The unhelpful client

The unhelpful client

In celebration of a recent 21st birthday I wrote this (hopefully not treasonous) little story…


It’s a classic agency or consultancy complaint; a client who doesn’t really know what they want but isn’t short of opinions about any ideas or prototypes you develop. A client who keeps saying (un)helpfully “Just give me something unique”.

Jim Walker had just such a client when he was working on a project known simply as ‘Biscuit for Shipton Mill’

Walker was the joint managing director of Walkers Shortbread and had been approached by Shipton Mill who were based near Highgrove in Gloucestershire. They wanted him to develop something using organic flour and locally grown oats.

 “We weren’t very sure what they wanted. They weren’t very sure what they were looking for. We started with a digestive type of biscuit, and an oatcake type of biscuit. We tried an oatflake sort of oatmeal cookie. We went round in circles, making every combination … they wanted something unique” he recalls.

For ‘they’, read none other than HRH Prince Charles, heir to the British throne and a high profile advocate of organic foods, and of course owner of Highgrove. Not a client it is easy to say no to.

In the end it took nearly 18 months and 100 different recipes before Jim Walker and his team found something everyone at Shipton Mill was happy with. He may not have been the easiest or most helpful of clients but, like many brands owners, Prince Charles knew what he wanted when he finally saw it (and ate it).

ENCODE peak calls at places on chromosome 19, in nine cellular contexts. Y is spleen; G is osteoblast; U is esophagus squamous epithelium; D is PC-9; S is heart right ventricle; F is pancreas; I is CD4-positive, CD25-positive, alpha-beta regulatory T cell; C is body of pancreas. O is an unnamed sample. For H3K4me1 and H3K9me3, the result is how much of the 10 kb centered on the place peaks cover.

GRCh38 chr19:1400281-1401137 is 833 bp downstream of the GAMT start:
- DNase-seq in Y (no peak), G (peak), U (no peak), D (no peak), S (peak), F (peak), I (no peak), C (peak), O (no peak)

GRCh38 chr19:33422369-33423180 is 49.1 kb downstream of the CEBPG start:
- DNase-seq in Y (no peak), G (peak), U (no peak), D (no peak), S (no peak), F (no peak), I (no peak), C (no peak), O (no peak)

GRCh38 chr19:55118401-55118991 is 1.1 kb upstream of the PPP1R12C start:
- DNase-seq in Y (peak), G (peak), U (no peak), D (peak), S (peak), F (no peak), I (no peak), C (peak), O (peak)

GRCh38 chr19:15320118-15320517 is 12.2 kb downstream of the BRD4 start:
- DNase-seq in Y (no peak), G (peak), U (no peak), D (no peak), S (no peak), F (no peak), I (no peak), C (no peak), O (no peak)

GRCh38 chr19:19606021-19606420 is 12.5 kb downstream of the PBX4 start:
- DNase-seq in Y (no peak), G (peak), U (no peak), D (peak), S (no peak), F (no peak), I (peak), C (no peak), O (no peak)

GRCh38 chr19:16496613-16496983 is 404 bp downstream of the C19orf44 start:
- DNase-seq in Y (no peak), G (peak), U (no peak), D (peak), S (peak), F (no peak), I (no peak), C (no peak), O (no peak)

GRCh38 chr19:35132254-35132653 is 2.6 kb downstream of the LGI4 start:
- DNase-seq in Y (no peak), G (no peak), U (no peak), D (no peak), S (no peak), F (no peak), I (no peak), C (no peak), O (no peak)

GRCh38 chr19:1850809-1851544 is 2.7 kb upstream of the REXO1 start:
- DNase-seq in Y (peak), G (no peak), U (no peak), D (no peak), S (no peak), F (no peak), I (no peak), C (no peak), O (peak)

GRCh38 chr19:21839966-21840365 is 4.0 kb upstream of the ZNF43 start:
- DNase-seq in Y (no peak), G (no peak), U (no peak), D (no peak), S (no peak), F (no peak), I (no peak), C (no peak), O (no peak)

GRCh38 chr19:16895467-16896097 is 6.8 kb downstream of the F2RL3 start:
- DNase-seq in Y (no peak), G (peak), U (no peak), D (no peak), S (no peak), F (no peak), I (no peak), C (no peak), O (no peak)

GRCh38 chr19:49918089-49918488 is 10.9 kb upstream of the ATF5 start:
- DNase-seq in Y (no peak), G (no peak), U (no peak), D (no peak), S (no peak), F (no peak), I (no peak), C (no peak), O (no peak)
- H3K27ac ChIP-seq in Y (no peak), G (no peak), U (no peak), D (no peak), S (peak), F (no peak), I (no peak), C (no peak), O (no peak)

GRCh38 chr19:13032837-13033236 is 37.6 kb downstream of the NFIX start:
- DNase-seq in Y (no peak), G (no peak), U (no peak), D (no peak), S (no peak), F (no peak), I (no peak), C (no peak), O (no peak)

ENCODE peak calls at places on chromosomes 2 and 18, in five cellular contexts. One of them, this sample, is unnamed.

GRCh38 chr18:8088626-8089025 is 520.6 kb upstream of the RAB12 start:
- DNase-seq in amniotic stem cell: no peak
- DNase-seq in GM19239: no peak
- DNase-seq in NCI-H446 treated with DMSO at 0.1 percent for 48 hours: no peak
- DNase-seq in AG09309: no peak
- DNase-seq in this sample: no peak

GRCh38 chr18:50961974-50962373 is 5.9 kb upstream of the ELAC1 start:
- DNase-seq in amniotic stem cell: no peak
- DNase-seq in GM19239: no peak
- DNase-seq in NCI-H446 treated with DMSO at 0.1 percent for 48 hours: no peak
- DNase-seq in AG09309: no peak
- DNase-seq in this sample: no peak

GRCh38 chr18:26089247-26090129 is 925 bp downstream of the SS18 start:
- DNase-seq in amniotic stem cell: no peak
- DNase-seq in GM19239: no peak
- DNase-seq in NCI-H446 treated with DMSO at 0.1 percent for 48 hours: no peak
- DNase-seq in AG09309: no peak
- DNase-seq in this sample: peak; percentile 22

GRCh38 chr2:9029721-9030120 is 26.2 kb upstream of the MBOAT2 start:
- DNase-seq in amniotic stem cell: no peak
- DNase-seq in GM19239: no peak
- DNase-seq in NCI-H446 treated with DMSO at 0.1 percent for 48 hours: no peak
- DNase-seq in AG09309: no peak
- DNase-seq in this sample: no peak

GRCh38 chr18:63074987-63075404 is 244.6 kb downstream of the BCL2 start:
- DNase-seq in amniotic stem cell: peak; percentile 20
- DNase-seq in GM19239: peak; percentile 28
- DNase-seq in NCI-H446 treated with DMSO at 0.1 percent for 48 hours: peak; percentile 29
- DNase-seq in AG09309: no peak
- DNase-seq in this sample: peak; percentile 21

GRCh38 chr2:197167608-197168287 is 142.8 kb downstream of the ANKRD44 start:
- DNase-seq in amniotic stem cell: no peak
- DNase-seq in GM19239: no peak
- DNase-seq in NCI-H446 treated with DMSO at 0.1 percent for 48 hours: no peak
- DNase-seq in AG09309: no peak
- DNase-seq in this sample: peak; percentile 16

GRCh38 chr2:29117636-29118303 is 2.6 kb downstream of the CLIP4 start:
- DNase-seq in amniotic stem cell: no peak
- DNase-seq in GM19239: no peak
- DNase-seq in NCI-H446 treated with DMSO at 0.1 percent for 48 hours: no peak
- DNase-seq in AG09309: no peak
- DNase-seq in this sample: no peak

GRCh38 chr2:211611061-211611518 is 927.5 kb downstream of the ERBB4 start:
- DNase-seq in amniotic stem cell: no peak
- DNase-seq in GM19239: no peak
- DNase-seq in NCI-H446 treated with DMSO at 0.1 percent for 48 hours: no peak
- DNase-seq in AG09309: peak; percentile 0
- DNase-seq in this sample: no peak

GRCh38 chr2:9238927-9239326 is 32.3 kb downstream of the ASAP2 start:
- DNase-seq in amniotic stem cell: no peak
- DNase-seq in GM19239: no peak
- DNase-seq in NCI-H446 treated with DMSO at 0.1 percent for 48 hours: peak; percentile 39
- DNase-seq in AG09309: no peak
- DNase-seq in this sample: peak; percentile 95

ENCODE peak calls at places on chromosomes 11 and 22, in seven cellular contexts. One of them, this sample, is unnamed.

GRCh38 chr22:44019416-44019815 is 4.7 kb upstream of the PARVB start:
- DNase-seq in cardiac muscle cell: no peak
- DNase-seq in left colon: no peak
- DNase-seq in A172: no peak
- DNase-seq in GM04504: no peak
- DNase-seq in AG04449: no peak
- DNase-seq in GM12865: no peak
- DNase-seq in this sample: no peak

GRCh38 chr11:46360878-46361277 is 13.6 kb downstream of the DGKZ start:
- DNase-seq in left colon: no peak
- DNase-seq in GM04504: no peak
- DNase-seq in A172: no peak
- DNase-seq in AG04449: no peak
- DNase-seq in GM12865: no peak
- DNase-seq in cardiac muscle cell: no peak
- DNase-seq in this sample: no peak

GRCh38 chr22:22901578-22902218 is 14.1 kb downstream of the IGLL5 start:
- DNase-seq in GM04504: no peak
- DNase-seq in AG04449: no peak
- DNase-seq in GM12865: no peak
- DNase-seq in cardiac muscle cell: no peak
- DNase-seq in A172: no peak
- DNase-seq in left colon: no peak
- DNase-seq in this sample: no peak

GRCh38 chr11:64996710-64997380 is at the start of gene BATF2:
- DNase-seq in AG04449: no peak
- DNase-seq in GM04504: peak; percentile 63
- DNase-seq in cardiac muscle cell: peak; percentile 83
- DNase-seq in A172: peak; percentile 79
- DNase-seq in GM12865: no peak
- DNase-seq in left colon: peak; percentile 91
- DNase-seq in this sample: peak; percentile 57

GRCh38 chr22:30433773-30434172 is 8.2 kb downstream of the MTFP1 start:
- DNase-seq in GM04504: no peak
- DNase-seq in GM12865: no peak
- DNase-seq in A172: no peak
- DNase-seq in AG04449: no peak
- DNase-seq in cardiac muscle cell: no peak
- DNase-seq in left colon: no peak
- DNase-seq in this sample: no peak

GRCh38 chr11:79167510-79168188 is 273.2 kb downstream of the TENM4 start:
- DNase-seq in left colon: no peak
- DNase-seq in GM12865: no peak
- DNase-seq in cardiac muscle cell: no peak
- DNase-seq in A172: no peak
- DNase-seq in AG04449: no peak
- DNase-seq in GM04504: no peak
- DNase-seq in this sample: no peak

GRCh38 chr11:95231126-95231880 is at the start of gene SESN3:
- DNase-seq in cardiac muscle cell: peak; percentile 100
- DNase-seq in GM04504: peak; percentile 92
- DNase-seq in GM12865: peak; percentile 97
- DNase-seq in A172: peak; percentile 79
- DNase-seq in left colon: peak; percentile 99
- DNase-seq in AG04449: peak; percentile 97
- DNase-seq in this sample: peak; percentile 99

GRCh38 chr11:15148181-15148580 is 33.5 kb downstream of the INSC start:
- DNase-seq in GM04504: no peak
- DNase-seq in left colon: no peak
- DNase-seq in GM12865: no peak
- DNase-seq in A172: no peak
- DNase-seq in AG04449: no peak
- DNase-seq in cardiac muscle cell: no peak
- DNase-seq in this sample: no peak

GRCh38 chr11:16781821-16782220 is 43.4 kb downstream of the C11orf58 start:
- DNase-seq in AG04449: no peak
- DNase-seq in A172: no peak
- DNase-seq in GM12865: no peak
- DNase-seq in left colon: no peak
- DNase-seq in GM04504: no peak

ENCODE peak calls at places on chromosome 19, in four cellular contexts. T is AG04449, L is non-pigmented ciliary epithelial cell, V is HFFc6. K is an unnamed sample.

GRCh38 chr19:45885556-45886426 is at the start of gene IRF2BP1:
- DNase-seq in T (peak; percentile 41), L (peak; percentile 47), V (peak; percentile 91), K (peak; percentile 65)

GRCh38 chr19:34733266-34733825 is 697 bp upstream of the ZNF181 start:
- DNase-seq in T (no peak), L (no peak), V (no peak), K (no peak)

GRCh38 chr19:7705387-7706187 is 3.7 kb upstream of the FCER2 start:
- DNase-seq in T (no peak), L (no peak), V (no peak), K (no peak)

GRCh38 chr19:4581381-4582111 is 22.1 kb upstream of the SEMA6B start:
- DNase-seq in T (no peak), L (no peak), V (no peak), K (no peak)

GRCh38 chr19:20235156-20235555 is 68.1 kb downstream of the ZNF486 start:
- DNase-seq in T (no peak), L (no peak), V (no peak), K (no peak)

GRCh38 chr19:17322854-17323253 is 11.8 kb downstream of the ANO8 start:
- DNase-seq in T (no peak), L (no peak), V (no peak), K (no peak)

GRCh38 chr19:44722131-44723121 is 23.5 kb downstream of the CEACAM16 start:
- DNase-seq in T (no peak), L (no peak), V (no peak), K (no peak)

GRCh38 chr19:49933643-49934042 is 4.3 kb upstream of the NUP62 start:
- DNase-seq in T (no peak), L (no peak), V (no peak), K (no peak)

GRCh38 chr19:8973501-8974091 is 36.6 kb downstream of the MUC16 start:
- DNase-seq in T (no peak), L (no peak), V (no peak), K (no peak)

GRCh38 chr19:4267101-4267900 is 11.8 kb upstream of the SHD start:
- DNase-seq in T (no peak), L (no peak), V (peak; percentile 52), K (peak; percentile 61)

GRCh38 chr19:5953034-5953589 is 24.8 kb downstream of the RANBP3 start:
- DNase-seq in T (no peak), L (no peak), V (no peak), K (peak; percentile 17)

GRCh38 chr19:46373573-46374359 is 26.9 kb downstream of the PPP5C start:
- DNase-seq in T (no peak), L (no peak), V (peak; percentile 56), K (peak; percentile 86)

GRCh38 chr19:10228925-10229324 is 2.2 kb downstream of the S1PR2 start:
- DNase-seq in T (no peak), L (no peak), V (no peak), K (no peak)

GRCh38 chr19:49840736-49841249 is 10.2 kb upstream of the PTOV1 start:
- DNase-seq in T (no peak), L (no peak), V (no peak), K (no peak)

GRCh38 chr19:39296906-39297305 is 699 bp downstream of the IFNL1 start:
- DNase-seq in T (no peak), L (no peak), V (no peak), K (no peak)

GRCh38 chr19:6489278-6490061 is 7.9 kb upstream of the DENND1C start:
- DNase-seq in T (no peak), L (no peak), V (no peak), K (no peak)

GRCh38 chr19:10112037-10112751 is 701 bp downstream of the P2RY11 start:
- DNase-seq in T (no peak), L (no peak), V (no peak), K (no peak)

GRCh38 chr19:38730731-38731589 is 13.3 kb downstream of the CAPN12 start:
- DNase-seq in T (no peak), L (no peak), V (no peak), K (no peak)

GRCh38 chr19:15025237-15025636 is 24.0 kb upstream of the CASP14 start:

Development began on producing it for market but even then Jim wasn’t sure how well the product would sell. 

“At the time, organics was still really quite way-out and unusual, and maybe a little bit cranky. I thought it was going to be very, very niche. I wondered how well it would sell.  I remember [Prince Charles] saying that when he started organics it was very novel, and many of his friends wondered if he knew what he was doing.”

Twenty one years later, the Prince of Wales hosted a reception at Clarence House to mark the ‘coming of age’ of his little oaten biscuit, now with sales of over 700 million across more than 30 countries. 

His vision had come true: “I wanted to show that it was possible to produce food of the highest quality by working in harmony with Nature in a way that would benefit environmental and human health, and that I wanted to do so by following agro-ecological principles, adding value to them through the skills of expert and artisan producers, and then to reinvest all of the profits in good causes. And who would have thought that 21 years later our oaten biscuit would have turned into a brand worth £72 million … and … would have donated over £11 million to charitable causes?”

So in the end this was an idea that literally ‘took the biscuit’.

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